Practicing Piano Exercises

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These tips work for more than just exercises!

  • Practice each hand separately first.
  • Practice slowly in the beginning (metronome on 60 or less). If you played it easily, and precisely with the metronome, move the tempo up one notch. Continue to practice in this way until you reach your goal speed.
  • Practice with various dynamics. Practice soft, loud and everything in between.
  • As you practice, vary the touch. Play staccato, play legato, and play two-note slurs.
  • Practice in different rhythms.
  • Try to practice Hanon Exercises in  other keys, starting with the white keys (C, D, E, F, G, A, and B) and then going to the black keys (D-flat, E-flat, G-flat,A-flat, and B-flat).
  • And as Charles-Louis Hanon recommends it, practice his exercises by lifting the fingers high and with precision, playing each note very distinctly.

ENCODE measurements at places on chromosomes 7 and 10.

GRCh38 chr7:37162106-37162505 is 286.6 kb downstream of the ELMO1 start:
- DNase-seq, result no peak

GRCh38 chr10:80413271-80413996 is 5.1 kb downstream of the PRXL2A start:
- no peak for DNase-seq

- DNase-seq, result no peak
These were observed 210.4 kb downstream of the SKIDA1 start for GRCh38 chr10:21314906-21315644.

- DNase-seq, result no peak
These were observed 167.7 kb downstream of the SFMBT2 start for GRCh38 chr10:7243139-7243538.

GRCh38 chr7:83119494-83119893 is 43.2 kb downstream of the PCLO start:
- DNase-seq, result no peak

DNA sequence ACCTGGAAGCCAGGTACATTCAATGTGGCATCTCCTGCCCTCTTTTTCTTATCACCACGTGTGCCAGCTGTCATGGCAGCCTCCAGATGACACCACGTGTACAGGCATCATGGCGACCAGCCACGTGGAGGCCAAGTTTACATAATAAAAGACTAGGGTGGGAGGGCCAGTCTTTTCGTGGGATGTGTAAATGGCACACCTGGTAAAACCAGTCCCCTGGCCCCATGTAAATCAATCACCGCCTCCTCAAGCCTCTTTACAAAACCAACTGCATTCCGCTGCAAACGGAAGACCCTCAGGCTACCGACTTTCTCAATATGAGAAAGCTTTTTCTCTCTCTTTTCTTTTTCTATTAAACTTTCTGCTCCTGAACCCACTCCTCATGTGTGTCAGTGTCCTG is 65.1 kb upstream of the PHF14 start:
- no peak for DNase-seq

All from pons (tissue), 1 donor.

Hanon Exercises

Most anyone who has ever played piano has a love-hate relationship with the “Hanon” book.

The Virtuoso Pianist (Le Pianiste virtuose) by Charles-Louis Hanon, is a compilation of sixty exercises meant to train the pianist in speed, precision, agility, and strength of all of the fingers and flexibility in the wrists.

First published in Boulogne, in 1873, The Virtuoso Pianist is Hanon’s most well-known work, and is still widely used by piano instructors and pupils although some teachers are getting away from the mechanical playing these can produce.

Personally, I’ve sometimes played these on “auto-pilot” since all one really needs is to get the first pattern going, then move up a step, up a step…

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Notes by C. L. Hanon: Preparatory exercises for the Acquirement of Agility, Independence, Strength and Perfect Evenness in the Fingers. For studying the 20 exercises, begin with the metronome set at 60, gradually increasing the speed up to 108.